The first thing you do in the new Tomb Raider — the first action you deliberately take while controlling Lara Croft, after the introductory movies are dealt with — is set yourself on fire.
After her ship, the Endurance, crashes and she washes up on the shores of an isolated island that's occupied by hostile natives and a sort of "ship graveyard," Lara passes out. She awakens tied up and dangling upside down, somewhere inside an unstable cave system, and the only way to free herself is to use a nearby torch to burn off the ropes. That leads to a long fall onto rubble, and then you get to yank a chunk of rebar out of Lara's midsection.
The past Tomb Raider games have mostly been about Lara Croft the — let's face it — superhero. She's basically a female answer to James Bond; she always survives, the people around her almost always don't, and she can and does kill dozens of people with a witty quip and no real repercussions.
With that in mind, the new Tomb Raider game is Lara's "Casino Royale," with Lara as a teenage girl on her first big adventure, before she turned into the pistol-waving force of nature she is in the other games. She's scared, she makes mistakes, she doesn't have the years of training from the other games, and she bleeds. She bleeds a lot.
The early part of the 2012 Tomb Raider (and man, I wish it had a subtitle of some kind) helps indicate what you're in for. Lara doesn't have guns, years of training, or gadgets on her side; instead, she has her "survival instinct." In gameplay terms, this highlights interactive objects in the area, taking the guesswork out of jumping and climbing. To escape the cave system, you need to solve a couple of simple physics-based puzzles involving water and fire, including one tricky bit where you need to ignite a barricade somehow, even though you can't get near it without your torch going out.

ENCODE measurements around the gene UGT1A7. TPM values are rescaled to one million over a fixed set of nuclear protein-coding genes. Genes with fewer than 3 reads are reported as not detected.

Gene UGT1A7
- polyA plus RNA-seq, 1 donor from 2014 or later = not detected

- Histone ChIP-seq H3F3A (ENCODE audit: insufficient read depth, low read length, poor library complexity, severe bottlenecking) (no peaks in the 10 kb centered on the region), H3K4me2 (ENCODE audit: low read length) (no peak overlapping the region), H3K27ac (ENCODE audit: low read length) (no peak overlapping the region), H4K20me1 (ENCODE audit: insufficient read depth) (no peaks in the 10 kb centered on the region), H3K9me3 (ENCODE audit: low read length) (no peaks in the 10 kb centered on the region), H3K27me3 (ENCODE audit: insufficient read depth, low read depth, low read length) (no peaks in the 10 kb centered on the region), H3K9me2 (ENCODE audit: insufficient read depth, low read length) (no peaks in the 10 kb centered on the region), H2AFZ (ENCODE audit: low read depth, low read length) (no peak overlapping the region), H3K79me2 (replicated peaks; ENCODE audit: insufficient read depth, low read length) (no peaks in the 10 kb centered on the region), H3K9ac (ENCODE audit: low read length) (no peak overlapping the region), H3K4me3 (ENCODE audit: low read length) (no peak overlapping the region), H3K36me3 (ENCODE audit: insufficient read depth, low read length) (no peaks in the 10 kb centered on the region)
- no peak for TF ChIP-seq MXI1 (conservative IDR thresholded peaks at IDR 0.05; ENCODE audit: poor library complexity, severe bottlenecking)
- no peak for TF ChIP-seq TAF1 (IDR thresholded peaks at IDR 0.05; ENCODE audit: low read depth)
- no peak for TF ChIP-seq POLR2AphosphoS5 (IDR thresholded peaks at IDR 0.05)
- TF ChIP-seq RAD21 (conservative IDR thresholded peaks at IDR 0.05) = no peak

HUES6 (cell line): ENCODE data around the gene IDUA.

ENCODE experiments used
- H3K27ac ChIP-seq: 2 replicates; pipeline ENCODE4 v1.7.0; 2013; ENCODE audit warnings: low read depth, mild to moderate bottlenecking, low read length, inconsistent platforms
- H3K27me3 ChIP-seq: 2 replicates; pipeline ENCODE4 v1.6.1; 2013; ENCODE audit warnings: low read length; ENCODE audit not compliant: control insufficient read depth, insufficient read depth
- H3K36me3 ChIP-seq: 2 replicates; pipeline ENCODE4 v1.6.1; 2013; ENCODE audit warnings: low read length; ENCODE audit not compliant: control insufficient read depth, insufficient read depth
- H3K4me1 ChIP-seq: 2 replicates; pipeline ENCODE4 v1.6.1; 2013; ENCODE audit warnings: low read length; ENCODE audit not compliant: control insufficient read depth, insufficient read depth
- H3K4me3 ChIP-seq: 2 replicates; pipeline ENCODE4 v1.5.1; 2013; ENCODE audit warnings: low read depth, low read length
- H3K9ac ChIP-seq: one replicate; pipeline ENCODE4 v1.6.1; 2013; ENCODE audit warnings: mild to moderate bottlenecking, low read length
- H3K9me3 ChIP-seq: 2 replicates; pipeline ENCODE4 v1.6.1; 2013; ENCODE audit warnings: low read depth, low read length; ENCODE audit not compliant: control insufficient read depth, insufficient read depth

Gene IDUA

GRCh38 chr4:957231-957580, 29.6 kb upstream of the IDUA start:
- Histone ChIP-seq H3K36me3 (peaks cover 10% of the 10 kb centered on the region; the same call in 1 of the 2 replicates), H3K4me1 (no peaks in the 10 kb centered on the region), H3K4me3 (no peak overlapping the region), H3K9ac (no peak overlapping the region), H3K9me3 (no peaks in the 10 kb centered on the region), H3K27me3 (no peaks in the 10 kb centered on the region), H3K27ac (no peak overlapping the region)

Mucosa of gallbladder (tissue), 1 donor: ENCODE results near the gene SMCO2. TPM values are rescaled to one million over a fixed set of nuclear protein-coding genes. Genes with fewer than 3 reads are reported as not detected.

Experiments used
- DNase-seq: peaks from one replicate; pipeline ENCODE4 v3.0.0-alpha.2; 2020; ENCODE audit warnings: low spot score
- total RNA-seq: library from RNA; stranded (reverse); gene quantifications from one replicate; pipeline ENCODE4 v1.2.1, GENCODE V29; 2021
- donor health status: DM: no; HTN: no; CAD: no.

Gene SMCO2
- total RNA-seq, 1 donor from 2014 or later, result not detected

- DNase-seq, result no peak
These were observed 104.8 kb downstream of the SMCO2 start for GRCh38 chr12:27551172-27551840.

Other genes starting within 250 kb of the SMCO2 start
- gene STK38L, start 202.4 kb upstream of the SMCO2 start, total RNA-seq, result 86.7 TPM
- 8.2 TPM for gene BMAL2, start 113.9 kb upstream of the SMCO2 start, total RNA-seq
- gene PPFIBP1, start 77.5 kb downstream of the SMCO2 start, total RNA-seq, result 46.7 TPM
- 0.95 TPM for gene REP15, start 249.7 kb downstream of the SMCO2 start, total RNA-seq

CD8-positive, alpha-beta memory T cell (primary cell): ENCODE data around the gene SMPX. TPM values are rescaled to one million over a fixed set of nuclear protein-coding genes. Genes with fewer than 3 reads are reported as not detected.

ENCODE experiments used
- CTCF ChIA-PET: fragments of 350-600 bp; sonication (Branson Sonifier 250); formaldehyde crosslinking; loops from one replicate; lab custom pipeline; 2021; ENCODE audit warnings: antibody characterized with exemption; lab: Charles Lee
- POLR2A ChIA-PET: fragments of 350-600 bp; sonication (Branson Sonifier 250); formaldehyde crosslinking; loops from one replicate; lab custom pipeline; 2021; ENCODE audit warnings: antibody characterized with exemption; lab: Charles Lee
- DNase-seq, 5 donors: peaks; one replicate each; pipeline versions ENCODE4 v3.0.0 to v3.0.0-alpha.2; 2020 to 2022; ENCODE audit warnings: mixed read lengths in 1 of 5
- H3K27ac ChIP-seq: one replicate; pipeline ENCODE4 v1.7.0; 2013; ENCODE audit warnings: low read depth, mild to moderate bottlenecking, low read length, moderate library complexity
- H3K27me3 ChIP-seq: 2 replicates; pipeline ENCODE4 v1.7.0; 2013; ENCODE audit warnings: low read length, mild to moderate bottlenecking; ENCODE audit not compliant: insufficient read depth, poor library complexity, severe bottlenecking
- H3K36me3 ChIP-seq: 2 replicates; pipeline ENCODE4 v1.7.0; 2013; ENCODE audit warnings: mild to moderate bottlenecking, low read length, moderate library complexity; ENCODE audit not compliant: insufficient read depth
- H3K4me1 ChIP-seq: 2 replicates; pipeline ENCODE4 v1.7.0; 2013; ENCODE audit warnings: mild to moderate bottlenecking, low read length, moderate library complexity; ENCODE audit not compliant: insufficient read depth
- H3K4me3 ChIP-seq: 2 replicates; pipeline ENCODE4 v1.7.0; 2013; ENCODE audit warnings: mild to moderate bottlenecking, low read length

Once you make it out onto the larger island, the game turns into something like a "Metroidvania." Lara's goal is to find other survivors and figure out a way off the island, but there are a lot of places you can't reach initially. To get there, you need to get more equipment; for example, when you find Lara's mentor Conrad Roth, he gives you a climbing ax.
Whenever you're able to establish a base camp, you can pull up a new menu. From here, you can spend experience points to purchase upgrades for Lara's abilities, build new gear, or fast-travel to other base camps elsewhere on the island. According to Crystal Dynamics, backtracking to other parts of the island is a big part of the final game.
Lara's able to use a makeshift bow early on, but the version of the game shown at E3 didn't have a lot of combat. Instead, it's mostly exploration and platforming, with Lara scaling a mountain to retrieve some supplies from a wolves' den. What combat there was got resolved in a Quick Time Event, and the demo spent the rest of the time leaping across unstable ledges and crawling over wreckage. The island is surprisingly picturesque, with what looks like centuries' worth of past shipwrecks and survivors' buildings.
Still, the biggest change in the game, more so than anything else, is Lara herself. She's changed a bit in the recent games, but the Lara Croft of this Tomb Raider is more vulnerable. She spends a lot of time frightened and alone, which makes her a weirdly more likeable character than the kill-happy sociopath of, say, Underworld. It's a more interesting take on the character than she's pretty much ever had, and that might be the single largest takeaway point. Lara's been an icon for a long time, but she's never really seemed human until now.
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